If you’ve ever tried losing weight before, then you know the amount of self-discipline needed to eat less each day, let alone the self-discipline needed to merely set that cheeseburger down right this second, can be daunting. But what if there was more incentive beyond just lower numbers on a weight scale to inspire you to cut the calories?
The results of a new study might just provide those reasons. The study, which was run out of LSU’s Pennington Biomedical Research Center and published in JAMA Internal Medicine, reveals how restricting your daily caloric intake may have other surprising long-term benefits — including how well you sleep and how well you feel when you wake up.
The aim of the study was to test the effects of calorie restriction on variables beyond just weight loss. Thus, researchers recruited 220 participants in their thirties or early forties who fell within a normal BMI range. Then, they divided them into two groups: One group was instructed to restrict their average daily calorie intake by 25 percent over a period of two years; the other, which served as a control, was instructed to eat as they normally do. (Meaning, they were not required to put those cheeseburgers down.)
Researchers then regularly administered self-report questionnaires to participants that asked them to rate their sleep, mood, sexual function and general quality of life on a given scale.
As it turns out, most participants in the group that had been instructed to restrict calories had — you guessed it — a bit of trouble with the task. Therefore, the average actual caloric restriction amount landed at about 12 percent instead of the requested 25.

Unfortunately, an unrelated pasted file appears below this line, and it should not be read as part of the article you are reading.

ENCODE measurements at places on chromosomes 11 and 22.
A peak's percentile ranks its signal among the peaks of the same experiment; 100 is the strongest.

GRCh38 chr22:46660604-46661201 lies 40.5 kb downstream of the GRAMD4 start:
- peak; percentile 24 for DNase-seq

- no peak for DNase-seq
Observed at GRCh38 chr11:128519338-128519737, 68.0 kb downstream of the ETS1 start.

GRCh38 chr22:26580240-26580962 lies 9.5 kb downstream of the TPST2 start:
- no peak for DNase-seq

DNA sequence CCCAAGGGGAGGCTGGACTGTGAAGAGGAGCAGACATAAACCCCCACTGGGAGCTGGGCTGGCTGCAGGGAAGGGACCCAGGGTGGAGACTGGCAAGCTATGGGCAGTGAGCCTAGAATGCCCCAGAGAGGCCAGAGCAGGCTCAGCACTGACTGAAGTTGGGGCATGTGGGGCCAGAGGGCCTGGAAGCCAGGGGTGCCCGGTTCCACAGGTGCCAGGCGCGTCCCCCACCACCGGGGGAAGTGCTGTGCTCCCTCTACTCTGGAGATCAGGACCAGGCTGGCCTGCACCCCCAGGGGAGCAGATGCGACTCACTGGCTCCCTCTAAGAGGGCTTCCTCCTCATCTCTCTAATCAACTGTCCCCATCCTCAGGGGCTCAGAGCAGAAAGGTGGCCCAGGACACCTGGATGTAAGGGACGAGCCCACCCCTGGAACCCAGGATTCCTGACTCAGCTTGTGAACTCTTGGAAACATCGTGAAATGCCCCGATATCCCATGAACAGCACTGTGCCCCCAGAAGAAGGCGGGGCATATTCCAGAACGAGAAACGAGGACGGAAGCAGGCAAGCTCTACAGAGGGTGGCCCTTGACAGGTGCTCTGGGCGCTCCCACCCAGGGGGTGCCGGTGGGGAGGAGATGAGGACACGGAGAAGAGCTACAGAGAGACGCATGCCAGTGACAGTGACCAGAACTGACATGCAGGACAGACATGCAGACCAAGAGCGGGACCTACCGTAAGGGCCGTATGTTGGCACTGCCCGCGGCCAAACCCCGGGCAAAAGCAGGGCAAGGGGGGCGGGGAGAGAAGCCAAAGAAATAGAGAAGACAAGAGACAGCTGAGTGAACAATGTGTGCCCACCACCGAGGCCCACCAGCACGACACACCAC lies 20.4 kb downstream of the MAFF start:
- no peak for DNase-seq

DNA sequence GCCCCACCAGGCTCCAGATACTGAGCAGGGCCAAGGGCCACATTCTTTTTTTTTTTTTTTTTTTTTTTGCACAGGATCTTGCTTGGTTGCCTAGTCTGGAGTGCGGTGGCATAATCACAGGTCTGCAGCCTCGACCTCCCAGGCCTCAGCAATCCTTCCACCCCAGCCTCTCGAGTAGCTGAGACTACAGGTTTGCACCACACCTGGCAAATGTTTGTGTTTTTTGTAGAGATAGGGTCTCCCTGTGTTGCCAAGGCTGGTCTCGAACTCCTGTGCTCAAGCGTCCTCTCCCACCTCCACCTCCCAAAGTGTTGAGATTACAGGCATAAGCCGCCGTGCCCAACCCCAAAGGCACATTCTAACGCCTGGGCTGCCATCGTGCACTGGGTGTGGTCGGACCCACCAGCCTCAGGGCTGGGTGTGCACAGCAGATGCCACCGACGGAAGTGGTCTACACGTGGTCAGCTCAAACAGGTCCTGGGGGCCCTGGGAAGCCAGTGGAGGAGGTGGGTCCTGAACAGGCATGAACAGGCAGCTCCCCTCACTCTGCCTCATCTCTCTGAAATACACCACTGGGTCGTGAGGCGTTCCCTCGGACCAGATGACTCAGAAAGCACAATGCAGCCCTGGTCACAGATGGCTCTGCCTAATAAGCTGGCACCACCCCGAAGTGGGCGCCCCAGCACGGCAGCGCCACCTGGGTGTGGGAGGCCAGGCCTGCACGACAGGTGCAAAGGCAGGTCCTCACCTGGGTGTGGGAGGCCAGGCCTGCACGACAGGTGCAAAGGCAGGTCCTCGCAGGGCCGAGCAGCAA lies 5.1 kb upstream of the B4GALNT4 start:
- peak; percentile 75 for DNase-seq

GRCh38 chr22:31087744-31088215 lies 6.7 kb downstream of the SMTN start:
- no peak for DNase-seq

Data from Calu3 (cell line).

Yet, even with their subjects not meeting that 25 percent restriction goal, researchers still gathered many encouraging results. Over two years time, participants in the calorie-restriction group reported positive effects on all of those variables they’d been asked to report back on.
That’s right — those who consumed less calories showed significant improvement in their moods, sex drives, stress levels and overall quality of life after just two years. But perhaps even more remarkably, those participants also reported improved sleep duration and better sleep quality after just one year.
Also, the cherry on top of all of this (although a non-food related analogy may arguably work better here), is that the calorie restricting group did improve their waistlines as well: participants lost an average of 10 percent of their body weight.
So why is this a big deal? Researchers believe that this is the first study of its kind where long-term calorie restriction in adults with normal BMIs was monitored to search for psychological well-being, not just physical. These results may just be the first of their kind to show that eating few calories isn't just about the changes we see in the mirror.
At this point, there is still more research to be done. For instance, whether the improvement in psychological health is due specifically to calorie restriction, or just weight loss in general, is unable to be determined at this time. Additionally, the study was limited in scope; roughly 70 percent of participants were female and over three-quarters were white.
But for now, this study provides one more incentive for those wanting to lose weight. Laying off those calories might just make for a better night’s sleep and a happier disposition.